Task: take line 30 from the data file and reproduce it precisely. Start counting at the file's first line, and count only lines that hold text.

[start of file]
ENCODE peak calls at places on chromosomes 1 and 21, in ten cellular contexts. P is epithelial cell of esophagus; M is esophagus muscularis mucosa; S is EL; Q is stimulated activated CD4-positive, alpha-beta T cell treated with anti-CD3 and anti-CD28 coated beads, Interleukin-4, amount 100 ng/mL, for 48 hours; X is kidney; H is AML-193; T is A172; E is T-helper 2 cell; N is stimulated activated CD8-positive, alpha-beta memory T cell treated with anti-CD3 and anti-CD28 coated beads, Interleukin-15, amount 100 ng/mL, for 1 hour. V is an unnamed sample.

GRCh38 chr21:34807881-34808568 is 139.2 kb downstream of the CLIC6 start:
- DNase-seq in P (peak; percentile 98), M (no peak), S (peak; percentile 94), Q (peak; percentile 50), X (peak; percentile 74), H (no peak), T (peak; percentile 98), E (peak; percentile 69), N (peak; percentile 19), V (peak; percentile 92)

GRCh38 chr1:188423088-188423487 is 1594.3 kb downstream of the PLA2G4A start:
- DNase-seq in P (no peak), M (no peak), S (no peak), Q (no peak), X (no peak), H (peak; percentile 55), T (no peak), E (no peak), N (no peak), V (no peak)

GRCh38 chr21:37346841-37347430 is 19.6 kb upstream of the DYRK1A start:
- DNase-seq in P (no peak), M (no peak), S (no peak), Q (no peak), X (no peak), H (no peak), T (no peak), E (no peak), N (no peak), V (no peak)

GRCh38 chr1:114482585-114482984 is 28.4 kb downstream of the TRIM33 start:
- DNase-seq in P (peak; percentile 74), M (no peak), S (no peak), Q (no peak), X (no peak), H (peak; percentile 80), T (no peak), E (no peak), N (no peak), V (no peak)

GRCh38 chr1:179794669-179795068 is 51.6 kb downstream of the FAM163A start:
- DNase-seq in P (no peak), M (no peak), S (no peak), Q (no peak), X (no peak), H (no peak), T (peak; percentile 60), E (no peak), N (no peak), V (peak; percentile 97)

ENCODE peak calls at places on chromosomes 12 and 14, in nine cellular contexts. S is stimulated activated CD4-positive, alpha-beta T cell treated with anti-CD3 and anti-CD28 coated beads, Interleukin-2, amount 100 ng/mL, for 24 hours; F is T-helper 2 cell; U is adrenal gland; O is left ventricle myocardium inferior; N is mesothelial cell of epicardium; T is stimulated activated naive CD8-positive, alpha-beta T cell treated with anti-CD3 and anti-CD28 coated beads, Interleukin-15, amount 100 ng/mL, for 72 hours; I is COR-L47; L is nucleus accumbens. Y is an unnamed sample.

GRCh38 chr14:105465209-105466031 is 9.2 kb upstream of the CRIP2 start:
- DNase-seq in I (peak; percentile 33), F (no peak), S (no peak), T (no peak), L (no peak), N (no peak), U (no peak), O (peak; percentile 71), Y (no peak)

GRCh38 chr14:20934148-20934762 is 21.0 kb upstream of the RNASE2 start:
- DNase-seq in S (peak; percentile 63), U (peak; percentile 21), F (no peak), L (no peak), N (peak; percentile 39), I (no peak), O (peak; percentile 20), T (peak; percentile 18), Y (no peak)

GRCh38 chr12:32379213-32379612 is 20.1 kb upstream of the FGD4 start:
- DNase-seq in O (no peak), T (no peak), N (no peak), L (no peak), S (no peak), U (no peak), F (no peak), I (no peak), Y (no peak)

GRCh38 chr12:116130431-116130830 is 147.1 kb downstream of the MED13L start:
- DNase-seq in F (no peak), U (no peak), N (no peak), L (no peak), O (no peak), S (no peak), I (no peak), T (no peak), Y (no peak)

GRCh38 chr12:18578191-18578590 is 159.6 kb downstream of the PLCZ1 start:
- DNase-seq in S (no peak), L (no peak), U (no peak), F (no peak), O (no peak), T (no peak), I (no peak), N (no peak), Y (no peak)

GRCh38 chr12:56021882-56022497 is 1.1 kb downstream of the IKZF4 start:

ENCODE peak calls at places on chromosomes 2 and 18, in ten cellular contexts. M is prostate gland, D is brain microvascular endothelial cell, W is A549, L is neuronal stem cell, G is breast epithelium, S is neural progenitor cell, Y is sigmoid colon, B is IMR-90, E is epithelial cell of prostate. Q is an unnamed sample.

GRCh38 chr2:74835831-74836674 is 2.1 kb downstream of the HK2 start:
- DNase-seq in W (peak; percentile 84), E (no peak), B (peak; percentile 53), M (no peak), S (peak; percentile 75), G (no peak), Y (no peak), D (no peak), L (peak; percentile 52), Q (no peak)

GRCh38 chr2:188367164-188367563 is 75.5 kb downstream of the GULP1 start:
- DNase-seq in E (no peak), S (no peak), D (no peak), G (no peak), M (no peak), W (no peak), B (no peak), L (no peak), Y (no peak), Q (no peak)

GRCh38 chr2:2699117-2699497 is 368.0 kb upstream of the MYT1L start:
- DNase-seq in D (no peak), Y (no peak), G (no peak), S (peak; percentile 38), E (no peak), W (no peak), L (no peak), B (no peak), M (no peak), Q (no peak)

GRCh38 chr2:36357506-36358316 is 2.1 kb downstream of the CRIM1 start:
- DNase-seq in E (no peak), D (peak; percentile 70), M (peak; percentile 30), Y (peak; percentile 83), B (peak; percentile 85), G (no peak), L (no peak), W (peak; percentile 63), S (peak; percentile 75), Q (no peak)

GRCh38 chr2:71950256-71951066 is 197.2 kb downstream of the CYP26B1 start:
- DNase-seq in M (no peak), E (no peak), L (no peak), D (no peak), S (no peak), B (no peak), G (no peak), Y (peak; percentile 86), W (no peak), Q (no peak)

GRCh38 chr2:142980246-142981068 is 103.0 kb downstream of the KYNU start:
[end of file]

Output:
- DNase-seq in D (no peak), Y (no peak), G (no peak), S (peak; percentile 38), E (no peak), W (no peak), L (no peak), B (no peak), M (no peak), Q (no peak)